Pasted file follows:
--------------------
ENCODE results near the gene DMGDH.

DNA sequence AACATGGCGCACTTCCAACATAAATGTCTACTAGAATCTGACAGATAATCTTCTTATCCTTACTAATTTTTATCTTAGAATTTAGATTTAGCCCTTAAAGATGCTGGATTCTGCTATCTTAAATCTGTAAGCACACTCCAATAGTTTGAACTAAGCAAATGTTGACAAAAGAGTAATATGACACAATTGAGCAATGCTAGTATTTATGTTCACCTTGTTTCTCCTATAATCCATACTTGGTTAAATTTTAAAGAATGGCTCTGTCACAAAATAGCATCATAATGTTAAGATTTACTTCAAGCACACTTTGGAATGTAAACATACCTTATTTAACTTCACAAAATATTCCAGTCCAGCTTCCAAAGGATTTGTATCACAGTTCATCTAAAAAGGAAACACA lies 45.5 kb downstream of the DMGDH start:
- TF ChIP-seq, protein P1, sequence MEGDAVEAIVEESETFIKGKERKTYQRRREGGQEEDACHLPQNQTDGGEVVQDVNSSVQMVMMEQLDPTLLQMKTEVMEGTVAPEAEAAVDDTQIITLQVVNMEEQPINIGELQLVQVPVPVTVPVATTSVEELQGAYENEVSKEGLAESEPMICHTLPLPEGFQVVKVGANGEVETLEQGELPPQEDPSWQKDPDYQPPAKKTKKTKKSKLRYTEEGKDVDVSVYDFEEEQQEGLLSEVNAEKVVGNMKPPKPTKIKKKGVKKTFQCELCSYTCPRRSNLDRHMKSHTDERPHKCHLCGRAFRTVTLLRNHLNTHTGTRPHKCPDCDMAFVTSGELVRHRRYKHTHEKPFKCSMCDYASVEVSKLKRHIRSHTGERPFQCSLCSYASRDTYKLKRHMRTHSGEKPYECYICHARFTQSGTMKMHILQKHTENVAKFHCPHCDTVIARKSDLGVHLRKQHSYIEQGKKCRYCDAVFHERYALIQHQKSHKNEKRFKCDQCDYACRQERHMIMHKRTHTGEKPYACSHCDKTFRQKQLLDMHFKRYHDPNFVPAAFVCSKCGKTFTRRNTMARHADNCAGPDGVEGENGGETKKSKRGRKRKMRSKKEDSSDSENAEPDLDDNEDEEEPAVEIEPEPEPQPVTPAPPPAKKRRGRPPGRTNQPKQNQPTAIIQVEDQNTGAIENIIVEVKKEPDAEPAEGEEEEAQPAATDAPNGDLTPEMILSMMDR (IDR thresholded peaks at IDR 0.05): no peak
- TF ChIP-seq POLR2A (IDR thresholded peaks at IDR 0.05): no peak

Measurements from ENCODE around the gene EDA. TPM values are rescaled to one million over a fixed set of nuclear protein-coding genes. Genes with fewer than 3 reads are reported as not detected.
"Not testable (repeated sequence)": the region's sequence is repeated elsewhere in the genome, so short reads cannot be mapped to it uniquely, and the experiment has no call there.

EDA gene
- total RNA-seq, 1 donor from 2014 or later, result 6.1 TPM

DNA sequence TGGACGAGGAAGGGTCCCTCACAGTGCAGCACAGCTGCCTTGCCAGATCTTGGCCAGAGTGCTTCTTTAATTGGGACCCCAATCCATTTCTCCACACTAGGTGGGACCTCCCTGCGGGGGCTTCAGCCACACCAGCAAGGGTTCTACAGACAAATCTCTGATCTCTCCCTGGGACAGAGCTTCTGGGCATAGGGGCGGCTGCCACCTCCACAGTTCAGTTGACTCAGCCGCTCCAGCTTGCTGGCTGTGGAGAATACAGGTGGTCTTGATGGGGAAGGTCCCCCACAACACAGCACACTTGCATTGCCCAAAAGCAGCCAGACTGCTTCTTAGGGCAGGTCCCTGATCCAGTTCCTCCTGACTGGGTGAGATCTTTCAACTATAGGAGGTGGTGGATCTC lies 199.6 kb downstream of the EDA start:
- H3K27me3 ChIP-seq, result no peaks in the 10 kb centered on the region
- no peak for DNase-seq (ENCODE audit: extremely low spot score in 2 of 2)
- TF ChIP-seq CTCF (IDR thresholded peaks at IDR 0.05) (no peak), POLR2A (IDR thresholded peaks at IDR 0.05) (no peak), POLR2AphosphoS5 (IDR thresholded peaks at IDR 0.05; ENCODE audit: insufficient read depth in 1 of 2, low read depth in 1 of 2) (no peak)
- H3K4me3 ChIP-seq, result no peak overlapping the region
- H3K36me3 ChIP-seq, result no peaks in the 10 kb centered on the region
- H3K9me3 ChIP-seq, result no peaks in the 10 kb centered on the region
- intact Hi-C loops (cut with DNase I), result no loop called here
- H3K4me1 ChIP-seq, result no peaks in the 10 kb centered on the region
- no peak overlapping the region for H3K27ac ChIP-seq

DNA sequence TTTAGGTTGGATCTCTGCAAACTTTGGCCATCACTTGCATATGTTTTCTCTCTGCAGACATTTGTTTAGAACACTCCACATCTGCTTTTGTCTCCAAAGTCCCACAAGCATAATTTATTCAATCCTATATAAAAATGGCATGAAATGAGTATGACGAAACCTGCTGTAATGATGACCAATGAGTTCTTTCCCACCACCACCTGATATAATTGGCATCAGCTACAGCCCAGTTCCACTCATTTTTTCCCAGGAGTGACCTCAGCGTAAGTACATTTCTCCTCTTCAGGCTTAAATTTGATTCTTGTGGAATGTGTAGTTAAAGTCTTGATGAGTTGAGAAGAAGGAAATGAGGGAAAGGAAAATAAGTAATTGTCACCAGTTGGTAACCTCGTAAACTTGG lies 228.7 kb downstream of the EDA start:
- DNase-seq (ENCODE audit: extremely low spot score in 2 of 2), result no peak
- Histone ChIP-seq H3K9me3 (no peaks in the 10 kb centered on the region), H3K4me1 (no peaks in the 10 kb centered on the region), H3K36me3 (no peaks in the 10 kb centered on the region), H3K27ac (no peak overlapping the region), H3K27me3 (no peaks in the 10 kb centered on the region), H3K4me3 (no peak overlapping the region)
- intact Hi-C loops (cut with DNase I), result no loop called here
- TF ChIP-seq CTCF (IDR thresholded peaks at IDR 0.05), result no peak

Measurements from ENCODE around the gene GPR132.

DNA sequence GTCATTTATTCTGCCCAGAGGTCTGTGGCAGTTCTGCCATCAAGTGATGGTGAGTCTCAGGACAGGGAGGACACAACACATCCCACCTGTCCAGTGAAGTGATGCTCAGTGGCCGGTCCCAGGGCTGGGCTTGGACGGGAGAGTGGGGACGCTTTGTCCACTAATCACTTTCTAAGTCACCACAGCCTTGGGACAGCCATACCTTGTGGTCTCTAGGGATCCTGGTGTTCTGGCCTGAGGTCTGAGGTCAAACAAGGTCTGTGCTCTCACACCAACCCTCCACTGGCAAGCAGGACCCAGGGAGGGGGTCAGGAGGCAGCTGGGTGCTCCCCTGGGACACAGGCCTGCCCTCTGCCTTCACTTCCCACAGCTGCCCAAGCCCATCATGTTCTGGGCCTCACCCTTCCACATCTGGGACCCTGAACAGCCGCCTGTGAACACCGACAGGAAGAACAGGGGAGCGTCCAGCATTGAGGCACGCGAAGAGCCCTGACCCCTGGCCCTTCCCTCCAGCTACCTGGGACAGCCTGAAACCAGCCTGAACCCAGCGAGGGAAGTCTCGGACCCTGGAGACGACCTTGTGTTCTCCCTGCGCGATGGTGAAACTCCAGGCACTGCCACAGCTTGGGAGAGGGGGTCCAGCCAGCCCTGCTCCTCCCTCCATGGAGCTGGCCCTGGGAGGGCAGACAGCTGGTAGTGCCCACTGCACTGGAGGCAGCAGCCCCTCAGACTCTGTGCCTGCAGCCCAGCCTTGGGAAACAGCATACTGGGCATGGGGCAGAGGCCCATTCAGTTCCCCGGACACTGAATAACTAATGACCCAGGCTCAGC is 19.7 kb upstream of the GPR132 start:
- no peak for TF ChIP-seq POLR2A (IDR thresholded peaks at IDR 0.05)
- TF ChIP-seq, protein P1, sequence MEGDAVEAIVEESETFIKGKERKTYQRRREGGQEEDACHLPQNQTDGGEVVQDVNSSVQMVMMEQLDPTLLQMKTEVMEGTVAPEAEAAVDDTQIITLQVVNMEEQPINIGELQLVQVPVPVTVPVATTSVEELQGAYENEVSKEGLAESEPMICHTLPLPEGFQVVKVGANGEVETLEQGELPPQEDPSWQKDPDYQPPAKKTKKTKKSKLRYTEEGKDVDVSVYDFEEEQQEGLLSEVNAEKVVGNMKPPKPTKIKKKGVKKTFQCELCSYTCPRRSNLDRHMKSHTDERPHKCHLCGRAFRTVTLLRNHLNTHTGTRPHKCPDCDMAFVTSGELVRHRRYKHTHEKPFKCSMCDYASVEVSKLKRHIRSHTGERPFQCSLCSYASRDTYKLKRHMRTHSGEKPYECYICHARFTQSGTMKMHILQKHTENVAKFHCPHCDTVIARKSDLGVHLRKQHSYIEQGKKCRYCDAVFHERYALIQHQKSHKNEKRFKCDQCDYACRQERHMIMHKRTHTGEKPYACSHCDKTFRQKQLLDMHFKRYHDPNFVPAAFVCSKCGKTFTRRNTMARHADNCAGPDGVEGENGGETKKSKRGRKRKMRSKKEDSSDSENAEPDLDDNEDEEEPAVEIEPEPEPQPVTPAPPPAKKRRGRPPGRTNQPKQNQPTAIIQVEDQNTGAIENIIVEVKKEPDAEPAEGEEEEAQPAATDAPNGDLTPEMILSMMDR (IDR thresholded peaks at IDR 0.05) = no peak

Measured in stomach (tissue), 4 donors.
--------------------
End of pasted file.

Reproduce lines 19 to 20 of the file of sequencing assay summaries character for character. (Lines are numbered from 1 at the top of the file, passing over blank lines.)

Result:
DNA sequence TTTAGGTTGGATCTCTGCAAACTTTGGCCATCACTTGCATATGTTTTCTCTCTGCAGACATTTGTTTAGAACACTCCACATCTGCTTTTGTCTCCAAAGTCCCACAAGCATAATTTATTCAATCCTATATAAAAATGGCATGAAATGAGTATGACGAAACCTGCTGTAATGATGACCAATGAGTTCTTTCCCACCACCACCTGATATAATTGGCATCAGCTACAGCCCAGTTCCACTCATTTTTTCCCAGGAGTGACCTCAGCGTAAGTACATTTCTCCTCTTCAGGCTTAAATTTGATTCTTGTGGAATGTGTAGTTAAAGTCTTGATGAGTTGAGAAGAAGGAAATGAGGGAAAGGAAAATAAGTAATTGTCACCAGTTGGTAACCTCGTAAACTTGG lies 228.7 kb downstream of the EDA start:
- DNase-seq (ENCODE audit: extremely low spot score in 2 of 2), result no peak